Top stitch around the edge of the placket through all layers.

Hand sew on your buttons.

Flag Garland tutorial by mahlicadesigns

Among my circle of friends, lots of babies are on the way. What a great way for me to combine my love for handmade and trying out some of the very cute ideas I’ve run across on Pinterest. (Follow me on Pinterest)

Here’s how I did it.

Supplies: Fabric quarters or larger scraps in assorted colors. Double fold binding about 40 in  long. Basic sewing supplies.

I wanted to make my finished flags 4 in across the base and 4 in at center height, so I drafted a paper board template with a 4.5 in base and a 4.5 in height and connected the sides. If you have a quilting ruler, it may be more efficient for you to use the marked angles on the ruler to make your triangles of your chosen size rather than make a paper board template.

I made my garland with 12 flags; purples on one side and pinks on the other.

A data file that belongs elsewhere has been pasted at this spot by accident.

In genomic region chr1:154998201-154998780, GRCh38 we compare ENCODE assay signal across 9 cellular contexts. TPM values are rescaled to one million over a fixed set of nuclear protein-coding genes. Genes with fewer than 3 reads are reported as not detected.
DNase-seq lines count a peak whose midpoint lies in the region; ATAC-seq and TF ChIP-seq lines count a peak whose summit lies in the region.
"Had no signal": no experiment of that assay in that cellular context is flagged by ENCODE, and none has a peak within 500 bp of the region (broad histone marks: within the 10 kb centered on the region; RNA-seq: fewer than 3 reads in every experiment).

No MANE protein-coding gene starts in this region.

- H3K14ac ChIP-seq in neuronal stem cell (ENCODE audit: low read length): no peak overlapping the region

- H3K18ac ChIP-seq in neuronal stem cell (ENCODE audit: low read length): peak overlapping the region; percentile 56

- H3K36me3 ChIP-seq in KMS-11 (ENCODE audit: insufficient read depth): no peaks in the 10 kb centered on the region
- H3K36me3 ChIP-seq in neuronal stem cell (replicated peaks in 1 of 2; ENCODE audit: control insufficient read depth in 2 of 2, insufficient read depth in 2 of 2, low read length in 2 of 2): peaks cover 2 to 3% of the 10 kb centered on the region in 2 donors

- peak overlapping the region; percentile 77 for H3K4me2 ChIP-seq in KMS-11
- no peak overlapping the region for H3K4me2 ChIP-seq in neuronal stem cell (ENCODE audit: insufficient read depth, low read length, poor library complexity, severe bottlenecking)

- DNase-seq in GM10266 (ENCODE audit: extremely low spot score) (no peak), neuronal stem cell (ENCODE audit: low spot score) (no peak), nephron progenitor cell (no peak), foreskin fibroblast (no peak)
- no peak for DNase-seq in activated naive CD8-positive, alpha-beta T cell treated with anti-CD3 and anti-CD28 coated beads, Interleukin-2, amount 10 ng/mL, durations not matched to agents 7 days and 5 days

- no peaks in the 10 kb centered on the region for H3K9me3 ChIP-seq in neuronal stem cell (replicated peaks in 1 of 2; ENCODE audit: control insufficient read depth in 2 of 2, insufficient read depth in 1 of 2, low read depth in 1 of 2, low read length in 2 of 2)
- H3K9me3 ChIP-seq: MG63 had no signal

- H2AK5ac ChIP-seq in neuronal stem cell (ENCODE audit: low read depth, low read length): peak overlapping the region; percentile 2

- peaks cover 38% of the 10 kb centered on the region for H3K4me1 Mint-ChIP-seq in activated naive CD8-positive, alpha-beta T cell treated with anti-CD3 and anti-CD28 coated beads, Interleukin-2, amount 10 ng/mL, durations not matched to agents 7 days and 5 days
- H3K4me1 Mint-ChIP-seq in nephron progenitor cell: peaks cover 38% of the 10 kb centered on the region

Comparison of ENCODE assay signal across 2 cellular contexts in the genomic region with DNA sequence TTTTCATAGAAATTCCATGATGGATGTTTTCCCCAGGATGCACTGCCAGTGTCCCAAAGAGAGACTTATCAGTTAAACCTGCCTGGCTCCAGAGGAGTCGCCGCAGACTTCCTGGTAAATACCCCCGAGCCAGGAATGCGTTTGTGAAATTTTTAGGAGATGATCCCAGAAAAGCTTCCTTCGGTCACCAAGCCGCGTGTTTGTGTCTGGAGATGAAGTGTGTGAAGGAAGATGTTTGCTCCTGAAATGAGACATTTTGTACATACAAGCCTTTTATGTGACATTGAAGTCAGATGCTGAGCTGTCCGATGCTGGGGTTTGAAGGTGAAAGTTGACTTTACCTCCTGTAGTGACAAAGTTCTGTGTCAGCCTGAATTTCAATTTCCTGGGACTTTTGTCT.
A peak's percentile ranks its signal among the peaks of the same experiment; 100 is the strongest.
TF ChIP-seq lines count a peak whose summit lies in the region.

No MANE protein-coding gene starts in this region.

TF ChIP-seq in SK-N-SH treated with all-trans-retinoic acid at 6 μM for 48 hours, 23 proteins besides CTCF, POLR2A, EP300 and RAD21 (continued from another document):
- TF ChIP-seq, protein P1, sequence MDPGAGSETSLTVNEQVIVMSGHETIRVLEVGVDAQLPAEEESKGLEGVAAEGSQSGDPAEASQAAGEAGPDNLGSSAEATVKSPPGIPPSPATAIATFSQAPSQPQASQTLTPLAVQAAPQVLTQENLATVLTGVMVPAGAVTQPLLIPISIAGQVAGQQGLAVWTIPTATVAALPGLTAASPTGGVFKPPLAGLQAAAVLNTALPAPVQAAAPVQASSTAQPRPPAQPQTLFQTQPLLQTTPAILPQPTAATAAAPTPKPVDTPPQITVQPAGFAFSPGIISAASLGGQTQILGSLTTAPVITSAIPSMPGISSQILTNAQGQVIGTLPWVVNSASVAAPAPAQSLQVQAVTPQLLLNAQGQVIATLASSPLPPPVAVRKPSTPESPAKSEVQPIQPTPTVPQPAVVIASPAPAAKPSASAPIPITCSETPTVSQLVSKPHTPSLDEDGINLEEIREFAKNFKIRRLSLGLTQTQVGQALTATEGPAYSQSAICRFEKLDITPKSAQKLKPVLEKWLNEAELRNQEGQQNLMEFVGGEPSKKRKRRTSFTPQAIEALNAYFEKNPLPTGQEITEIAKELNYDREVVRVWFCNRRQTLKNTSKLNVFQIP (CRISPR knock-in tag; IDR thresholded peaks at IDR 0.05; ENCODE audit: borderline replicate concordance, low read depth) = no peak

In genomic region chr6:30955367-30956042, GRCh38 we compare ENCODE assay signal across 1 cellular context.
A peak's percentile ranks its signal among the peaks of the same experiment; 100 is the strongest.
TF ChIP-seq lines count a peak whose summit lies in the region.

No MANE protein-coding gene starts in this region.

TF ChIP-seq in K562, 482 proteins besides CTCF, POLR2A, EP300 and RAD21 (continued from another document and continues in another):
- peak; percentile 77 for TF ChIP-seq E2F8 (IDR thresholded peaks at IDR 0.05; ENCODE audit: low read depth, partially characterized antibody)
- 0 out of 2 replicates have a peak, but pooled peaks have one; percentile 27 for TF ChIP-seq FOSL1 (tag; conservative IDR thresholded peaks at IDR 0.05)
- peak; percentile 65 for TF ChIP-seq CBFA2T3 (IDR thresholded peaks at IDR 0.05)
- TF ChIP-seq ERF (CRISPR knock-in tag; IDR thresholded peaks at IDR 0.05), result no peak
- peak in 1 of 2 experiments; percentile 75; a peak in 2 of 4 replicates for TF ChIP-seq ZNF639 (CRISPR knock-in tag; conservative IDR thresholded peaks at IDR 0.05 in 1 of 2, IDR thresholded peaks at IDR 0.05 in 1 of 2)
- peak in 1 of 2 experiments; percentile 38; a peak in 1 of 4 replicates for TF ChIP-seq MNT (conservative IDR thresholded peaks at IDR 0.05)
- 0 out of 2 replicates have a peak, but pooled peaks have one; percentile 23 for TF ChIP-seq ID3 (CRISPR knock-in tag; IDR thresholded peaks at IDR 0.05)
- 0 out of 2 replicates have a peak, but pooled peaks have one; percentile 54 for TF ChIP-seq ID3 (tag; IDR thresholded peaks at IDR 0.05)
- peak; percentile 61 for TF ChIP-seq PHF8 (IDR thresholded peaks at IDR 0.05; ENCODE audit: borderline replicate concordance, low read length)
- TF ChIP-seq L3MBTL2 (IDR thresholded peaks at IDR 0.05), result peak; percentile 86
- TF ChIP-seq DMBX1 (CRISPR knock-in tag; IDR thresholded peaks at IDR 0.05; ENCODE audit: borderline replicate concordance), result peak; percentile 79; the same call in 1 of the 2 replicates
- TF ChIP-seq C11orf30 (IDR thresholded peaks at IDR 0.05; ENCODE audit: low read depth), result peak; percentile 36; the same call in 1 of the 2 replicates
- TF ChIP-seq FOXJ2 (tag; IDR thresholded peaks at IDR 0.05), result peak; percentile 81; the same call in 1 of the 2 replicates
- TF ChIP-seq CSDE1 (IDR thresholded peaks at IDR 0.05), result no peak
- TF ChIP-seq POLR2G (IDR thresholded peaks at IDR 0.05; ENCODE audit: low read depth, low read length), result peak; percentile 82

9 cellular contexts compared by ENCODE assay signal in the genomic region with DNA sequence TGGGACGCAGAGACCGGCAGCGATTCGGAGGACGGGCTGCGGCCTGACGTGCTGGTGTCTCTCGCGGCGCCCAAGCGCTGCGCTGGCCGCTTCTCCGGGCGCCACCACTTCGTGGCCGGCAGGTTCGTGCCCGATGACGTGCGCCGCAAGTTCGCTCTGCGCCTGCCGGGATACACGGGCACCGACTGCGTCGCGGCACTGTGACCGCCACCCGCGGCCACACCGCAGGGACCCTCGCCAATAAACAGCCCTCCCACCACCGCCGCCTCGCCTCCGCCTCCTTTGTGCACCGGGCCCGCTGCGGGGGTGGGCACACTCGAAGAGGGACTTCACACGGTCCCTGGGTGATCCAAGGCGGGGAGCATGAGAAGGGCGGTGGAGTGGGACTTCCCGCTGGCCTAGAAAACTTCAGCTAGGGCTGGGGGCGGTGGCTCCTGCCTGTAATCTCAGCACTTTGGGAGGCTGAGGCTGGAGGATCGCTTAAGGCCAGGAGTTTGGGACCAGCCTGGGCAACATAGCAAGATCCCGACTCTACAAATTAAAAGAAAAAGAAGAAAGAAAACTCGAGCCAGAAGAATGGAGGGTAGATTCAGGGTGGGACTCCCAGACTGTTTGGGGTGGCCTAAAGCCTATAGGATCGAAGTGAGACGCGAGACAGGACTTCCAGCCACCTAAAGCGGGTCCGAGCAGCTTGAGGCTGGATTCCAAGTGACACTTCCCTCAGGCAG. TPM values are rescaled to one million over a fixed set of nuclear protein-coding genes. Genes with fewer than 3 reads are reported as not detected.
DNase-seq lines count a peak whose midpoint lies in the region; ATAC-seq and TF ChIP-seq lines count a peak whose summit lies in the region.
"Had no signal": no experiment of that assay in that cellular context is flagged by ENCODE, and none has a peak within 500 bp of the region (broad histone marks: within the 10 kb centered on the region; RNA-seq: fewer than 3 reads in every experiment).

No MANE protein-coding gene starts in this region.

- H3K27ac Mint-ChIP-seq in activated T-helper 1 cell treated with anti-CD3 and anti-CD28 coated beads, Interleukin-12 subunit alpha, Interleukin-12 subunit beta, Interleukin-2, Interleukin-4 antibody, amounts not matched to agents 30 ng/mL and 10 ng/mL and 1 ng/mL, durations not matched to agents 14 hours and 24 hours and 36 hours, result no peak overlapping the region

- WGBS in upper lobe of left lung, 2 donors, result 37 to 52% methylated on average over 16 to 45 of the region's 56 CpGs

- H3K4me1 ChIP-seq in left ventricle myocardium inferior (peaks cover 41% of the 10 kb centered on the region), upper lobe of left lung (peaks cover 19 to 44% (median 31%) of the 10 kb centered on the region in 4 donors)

Cut out a total of 24 triangles to make 12 finished flags. I cut out 12 purples and 12 pinks. Pair up your triangles right sides facing. Using a 1/4 in seam allowance, chain sew all your triangles along one side. Next, chain sew along the other side making sure your seam lines cross at the tip of your triangles. Grade and trim the seam allowances near the triangle points. Turn and press your flags. Top stitch around the outer edges.

About 10 in from the end of your binding, place and pin your first flag. Space your flags about 5 in from the beginning edge on one flag to the next.

Fold your binding in half lengthwise and begin sewing from one end. After sewing 2.5 in, stop with your needle down. Lift your presser foot and loop the top edge of your sewn binding around and fit it inside the still open binding. Continue sewing to make your loop and your garland.